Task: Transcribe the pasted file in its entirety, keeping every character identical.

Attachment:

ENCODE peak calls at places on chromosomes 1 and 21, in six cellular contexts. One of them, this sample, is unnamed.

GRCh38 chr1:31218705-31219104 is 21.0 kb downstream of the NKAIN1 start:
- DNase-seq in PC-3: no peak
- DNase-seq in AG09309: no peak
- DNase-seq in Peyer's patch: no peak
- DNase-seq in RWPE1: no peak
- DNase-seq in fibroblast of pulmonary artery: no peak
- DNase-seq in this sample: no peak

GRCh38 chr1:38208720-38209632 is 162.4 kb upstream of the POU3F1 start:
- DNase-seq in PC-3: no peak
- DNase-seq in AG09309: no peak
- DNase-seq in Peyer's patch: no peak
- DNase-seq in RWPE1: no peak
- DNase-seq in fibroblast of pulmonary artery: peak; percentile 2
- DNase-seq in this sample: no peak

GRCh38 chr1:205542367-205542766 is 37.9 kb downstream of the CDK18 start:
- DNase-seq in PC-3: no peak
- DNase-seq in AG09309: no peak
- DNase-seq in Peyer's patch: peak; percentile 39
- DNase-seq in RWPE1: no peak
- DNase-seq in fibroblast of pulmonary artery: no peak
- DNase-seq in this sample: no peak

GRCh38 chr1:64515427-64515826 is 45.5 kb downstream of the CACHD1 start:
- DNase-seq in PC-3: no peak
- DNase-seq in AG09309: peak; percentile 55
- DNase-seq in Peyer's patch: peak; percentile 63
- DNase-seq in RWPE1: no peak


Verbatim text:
ENCODE peak calls at places on chromosomes 1 and 21, in six cellular contexts. One of them, this sample, is unnamed.

GRCh38 chr1:31218705-31219104 is 21.0 kb downstream of the NKAIN1 start:
- DNase-seq in PC-3: no peak
- DNase-seq in AG09309: no peak
- DNase-seq in Peyer's patch: no peak
- DNase-seq in RWPE1: no peak
- DNase-seq in fibroblast of pulmonary artery: no peak
- DNase-seq in this sample: no peak

GRCh38 chr1:38208720-38209632 is 162.4 kb upstream of the POU3F1 start:
- DNase-seq in PC-3: no peak
- DNase-seq in AG09309: no peak
- DNase-seq in Peyer's patch: no peak
- DNase-seq in RWPE1: no peak
- DNase-seq in fibroblast of pulmonary artery: peak; percentile 2
- DNase-seq in this sample: no peak

GRCh38 chr1:205542367-205542766 is 37.9 kb downstream of the CDK18 start:
- DNase-seq in PC-3: no peak
- DNase-seq in AG09309: no peak
- DNase-seq in Peyer's patch: peak; percentile 39
- DNase-seq in RWPE1: no peak
- DNase-seq in fibroblast of pulmonary artery: no peak
- DNase-seq in this sample: no peak

GRCh38 chr1:64515427-64515826 is 45.5 kb downstream of the CACHD1 start:
- DNase-seq in PC-3: no peak
- DNase-seq in AG09309: peak; percentile 55
- DNase-seq in Peyer's patch: peak; percentile 63
- DNase-seq in RWPE1: no peak